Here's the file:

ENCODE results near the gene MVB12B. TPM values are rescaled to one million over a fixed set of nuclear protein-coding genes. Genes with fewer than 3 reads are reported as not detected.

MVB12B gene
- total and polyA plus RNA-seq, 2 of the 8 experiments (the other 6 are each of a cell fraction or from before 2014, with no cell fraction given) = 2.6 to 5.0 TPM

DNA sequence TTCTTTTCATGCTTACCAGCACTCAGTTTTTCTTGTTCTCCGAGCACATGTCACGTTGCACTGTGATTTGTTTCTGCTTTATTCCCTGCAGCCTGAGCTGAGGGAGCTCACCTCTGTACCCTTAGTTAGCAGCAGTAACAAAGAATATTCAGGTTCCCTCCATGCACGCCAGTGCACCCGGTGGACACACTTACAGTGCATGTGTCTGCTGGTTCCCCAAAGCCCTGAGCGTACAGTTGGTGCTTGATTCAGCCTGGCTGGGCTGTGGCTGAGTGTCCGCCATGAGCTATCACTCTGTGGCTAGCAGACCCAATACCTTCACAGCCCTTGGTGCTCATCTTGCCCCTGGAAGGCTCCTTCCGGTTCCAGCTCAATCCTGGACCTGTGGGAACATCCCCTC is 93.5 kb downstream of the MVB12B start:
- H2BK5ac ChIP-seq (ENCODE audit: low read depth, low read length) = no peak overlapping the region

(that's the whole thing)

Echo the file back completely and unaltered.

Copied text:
ENCODE results near the gene MVB12B. TPM values are rescaled to one million over a fixed set of nuclear protein-coding genes. Genes with fewer than 3 reads are reported as not detected.

MVB12B gene
- total and polyA plus RNA-seq, 2 of the 8 experiments (the other 6 are each of a cell fraction or from before 2014, with no cell fraction given) = 2.6 to 5.0 TPM

DNA sequence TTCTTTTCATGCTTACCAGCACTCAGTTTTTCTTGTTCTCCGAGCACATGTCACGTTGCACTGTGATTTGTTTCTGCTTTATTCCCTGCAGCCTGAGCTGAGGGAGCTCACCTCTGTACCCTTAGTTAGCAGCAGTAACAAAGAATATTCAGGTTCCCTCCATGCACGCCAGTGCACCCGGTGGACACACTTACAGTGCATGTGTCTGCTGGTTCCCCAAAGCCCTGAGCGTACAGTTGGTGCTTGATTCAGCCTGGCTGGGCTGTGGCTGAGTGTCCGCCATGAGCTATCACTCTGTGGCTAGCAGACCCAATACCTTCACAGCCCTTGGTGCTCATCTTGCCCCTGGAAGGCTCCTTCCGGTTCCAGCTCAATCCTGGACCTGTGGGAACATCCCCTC is 93.5 kb downstream of the MVB12B start:
- H2BK5ac ChIP-seq (ENCODE audit: low read depth, low read length) = no peak overlapping the region